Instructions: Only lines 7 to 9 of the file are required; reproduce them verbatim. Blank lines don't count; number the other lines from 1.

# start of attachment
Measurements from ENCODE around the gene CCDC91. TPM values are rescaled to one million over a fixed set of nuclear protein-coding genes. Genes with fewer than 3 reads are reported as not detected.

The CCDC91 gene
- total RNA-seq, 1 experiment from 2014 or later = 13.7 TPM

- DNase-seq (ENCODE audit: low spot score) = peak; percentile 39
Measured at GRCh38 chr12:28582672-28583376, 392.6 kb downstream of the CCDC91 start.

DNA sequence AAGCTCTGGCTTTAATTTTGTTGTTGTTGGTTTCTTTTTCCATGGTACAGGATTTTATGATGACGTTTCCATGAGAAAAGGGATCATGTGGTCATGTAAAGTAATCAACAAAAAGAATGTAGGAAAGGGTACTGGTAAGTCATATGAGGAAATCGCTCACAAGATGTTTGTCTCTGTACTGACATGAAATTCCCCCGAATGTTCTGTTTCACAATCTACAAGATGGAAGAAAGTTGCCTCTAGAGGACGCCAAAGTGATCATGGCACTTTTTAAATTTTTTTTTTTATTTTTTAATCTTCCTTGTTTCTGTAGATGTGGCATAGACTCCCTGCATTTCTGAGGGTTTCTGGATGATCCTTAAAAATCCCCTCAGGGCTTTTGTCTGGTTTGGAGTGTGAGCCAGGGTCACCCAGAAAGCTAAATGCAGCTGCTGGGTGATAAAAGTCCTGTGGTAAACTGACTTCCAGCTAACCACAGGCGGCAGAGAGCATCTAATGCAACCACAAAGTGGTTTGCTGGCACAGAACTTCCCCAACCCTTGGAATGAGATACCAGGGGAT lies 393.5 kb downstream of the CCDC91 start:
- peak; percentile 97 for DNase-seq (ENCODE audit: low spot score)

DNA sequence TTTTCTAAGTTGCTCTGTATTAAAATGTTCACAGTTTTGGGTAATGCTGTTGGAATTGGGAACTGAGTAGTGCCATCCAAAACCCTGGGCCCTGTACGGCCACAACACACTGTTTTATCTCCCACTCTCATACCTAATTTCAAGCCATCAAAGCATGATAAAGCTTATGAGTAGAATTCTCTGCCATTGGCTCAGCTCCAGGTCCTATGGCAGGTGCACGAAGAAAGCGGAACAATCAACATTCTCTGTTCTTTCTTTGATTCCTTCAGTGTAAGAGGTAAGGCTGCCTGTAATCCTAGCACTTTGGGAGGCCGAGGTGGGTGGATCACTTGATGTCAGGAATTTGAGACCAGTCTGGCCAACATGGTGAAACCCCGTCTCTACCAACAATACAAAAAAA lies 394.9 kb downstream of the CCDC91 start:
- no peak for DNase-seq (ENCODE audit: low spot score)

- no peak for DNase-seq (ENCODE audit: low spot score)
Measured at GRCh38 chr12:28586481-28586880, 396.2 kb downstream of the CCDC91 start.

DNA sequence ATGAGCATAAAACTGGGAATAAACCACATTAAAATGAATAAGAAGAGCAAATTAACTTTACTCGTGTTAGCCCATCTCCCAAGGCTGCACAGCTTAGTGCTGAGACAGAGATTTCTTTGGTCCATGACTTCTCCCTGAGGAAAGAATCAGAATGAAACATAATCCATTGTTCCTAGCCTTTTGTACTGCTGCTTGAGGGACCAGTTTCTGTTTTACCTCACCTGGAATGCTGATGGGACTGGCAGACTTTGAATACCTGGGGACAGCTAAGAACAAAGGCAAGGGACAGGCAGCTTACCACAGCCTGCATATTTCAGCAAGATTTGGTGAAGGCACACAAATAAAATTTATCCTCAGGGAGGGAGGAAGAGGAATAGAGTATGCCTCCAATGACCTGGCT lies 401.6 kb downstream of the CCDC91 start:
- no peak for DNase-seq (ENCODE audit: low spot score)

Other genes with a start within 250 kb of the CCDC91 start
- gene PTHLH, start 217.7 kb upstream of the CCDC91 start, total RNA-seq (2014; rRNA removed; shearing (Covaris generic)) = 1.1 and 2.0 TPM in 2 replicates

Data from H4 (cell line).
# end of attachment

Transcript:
- peak; percentile 97 for DNase-seq (ENCODE audit: low spot score)

DNA sequence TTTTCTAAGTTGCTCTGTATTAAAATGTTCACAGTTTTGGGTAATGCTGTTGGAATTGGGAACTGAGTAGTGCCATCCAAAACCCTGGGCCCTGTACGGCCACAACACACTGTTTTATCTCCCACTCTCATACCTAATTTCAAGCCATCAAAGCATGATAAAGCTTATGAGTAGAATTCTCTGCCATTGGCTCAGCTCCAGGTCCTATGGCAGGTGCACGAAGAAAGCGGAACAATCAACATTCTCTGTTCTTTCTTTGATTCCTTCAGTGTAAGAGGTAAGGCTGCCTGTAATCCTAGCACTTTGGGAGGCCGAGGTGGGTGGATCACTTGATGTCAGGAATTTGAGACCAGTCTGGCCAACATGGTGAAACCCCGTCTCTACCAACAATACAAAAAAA lies 394.9 kb downstream of the CCDC91 start:
- no peak for DNase-seq (ENCODE audit: low spot score)